Yes. Apache is hosting a project called Tuscany which hosts the multi-lingual open source for SCA and supports data with SDO and JAXB. http://tuscany.apache.org/
The WebSphere Application Server V7 Feature Pack for SCA is based on the Apache Tuscany SCA Java implementation.
No. SCA is a complimentary technology and does not replace Java EE. SCA provides a composition model that offers a solution-centric view of what services exist in a composition and how they interact with one another. Java EE includes a broad technology stack to address the many requirements of enterprise application development.
The Feature Pack for SCA supports inclusion of EJB 2.1 and 3.0 components in a composition. EJB 2.1 and 3.0 components can be part of an SCA composition or call into or be called from a composition. This gives customers the choice to incrementally integrate their existing Java EE solutions into an SOA based architecture and receive the added benefits that SCA offers, that is flexibility and agility.
The scope of SCA and SOA transcends Java, in that the conceptual frameworks are designed to be language neutral. There are in fact several different language implementations of SCA underway in various communities: C++, PHP, BPEL, and Java. Each of the languages define their own specific implementation of SCA, retaining the key concepts of SCA, implementing the language neutral portions in a natural way to that specific language environment.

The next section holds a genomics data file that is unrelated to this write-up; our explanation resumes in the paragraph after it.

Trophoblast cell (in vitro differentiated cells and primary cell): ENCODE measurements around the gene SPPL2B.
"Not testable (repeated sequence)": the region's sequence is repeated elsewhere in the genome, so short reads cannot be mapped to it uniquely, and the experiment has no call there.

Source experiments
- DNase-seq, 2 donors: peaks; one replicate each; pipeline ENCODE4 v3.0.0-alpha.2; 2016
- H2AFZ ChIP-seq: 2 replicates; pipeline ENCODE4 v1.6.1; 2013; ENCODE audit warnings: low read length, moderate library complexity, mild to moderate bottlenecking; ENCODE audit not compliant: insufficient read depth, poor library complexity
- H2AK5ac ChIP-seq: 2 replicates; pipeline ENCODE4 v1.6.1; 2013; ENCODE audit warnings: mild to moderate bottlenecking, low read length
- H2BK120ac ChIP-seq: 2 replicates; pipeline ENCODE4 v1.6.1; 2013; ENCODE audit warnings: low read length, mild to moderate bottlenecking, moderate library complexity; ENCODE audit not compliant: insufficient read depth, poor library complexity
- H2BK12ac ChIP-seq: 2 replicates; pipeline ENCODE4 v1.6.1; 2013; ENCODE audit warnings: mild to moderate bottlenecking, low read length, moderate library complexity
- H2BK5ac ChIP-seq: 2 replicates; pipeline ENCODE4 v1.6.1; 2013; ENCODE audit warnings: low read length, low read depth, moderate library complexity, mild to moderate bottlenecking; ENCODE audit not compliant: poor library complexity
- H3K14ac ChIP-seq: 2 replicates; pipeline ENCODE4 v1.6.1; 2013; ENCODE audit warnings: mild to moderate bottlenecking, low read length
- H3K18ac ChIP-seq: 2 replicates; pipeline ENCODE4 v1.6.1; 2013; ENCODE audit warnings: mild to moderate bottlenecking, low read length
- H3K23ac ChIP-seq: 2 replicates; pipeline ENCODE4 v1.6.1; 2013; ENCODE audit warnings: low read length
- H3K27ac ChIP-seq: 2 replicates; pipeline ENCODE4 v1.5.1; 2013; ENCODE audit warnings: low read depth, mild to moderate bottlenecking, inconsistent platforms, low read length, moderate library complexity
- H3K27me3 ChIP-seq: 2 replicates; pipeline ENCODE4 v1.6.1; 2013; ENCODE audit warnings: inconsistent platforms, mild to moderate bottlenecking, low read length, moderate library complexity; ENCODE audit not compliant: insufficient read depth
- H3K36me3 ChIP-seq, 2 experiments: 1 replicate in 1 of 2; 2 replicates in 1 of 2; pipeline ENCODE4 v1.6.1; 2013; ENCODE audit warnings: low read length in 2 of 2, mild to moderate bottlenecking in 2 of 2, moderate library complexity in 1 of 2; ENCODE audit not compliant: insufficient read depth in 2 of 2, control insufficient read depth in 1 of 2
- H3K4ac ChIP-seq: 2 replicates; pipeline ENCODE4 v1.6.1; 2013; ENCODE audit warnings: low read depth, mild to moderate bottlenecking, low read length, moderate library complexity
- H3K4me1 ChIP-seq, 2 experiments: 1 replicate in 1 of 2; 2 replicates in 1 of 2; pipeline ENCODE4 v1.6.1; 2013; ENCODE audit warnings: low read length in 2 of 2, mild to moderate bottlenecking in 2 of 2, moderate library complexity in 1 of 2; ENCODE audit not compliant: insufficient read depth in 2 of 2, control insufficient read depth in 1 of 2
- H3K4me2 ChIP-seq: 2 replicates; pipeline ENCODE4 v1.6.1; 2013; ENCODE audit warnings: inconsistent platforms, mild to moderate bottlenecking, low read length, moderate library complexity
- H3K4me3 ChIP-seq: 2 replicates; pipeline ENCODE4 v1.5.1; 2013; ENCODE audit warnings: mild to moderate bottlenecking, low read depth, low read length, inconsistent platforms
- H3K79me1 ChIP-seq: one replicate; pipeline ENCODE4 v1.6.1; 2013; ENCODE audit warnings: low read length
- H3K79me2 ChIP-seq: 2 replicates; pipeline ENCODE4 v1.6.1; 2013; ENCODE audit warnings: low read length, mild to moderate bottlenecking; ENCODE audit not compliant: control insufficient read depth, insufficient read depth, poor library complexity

WebSphere Application Server V7 Feature Packs are optional product extensions that offer targeted, incremental new features and capabilities. Introduced with WebSphere Application Server V6.1, WebSphere Application Server Feature Packs allow IBM to balance the need for timely support of new function and standards with customers' need to extend the life of existing WebSphere Application Server investments.